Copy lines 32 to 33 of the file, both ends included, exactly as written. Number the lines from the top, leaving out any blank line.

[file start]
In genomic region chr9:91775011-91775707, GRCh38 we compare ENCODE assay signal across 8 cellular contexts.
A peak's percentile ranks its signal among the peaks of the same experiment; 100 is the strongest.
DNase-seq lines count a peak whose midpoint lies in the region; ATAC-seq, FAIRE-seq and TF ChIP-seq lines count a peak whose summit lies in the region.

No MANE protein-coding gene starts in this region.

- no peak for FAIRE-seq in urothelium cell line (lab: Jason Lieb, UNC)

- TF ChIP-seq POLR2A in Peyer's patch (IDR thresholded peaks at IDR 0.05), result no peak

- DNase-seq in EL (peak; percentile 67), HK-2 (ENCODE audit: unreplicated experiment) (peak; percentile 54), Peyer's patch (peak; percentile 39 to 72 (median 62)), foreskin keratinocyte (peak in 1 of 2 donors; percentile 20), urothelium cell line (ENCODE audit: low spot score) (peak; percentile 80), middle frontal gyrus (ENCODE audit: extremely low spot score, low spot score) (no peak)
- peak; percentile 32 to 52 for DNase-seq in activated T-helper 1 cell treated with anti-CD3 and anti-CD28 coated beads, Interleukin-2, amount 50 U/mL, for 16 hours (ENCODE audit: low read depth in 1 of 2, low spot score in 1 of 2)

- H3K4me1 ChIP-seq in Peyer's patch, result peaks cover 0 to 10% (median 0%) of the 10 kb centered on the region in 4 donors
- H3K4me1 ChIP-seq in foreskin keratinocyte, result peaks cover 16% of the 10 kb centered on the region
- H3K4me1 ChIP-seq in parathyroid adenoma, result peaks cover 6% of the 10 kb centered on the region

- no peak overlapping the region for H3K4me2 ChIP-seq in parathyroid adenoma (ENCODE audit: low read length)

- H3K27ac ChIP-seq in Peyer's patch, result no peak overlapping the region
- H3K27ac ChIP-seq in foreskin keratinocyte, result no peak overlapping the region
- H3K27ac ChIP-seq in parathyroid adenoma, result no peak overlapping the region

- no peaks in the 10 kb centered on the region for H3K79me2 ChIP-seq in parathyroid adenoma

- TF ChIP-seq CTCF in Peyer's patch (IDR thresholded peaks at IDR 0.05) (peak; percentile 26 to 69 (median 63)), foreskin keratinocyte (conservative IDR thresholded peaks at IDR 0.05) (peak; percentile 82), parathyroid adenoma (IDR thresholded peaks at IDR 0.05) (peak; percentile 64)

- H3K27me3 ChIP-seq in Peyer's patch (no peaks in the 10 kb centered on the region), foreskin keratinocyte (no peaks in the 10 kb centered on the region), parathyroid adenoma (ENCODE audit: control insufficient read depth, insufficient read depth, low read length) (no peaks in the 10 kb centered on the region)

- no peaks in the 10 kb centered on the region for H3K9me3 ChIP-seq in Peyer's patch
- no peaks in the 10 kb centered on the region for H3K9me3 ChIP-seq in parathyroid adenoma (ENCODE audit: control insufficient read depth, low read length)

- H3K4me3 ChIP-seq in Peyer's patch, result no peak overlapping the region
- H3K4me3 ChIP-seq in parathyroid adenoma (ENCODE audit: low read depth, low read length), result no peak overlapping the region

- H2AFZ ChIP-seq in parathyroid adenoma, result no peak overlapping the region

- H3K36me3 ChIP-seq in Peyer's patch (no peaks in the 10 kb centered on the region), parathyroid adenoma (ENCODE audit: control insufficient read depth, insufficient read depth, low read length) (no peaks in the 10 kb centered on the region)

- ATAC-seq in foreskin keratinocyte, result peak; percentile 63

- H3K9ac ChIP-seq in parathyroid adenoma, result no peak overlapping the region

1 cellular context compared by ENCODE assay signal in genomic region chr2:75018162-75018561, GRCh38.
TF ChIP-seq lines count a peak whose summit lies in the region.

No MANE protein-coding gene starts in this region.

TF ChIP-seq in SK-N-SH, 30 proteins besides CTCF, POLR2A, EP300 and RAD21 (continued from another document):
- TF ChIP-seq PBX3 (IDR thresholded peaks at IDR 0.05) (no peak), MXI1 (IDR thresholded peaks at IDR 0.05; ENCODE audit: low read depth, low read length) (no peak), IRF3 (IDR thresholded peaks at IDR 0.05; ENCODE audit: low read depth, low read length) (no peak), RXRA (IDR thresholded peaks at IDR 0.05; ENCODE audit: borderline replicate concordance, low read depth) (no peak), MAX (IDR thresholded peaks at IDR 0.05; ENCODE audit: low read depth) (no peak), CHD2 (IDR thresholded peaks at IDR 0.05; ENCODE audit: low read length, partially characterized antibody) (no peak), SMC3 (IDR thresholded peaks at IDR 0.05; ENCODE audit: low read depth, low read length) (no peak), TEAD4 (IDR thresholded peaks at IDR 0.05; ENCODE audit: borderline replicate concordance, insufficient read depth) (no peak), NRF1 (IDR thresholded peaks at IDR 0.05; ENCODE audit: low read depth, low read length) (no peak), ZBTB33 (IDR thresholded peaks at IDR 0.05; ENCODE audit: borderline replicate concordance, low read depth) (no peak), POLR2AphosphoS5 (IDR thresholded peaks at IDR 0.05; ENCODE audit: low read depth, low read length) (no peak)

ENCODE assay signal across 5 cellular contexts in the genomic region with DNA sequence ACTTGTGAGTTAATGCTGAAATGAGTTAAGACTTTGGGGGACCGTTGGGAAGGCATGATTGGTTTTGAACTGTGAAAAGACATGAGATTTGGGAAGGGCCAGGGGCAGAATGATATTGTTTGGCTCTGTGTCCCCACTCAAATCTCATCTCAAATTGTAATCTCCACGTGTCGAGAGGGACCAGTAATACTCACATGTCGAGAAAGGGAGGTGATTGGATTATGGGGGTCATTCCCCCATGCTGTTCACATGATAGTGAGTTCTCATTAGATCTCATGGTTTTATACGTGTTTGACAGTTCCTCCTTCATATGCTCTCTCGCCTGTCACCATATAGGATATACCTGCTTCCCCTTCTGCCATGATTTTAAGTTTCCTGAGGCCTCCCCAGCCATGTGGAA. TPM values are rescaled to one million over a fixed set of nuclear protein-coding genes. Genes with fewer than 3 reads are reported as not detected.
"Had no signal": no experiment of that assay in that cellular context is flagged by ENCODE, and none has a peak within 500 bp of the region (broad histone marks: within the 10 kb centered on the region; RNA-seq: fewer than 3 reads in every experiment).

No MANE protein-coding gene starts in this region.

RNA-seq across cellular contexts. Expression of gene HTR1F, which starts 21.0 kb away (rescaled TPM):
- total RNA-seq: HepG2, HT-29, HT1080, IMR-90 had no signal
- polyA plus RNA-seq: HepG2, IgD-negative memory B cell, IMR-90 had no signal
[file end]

ENCODE assay signal across 5 cellular contexts in the genomic region with DNA sequence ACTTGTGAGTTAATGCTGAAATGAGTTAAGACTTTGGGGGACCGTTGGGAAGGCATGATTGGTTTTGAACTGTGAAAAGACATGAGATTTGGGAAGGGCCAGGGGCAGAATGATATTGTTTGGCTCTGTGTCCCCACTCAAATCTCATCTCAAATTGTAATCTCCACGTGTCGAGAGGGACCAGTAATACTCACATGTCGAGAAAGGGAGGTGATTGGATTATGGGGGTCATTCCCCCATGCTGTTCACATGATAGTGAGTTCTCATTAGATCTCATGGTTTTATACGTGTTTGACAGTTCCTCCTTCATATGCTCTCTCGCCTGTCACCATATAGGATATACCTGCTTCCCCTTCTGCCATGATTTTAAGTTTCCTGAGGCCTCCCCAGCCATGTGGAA. TPM values are rescaled to one million over a fixed set of nuclear protein-coding genes. Genes with fewer than 3 reads are reported as not detected.
"Had no signal": no experiment of that assay in that cellular context is flagged by ENCODE, and none has a peak within 500 bp of the region (broad histone marks: within the 10 kb centered on the region; RNA-seq: fewer than 3 reads in every experiment).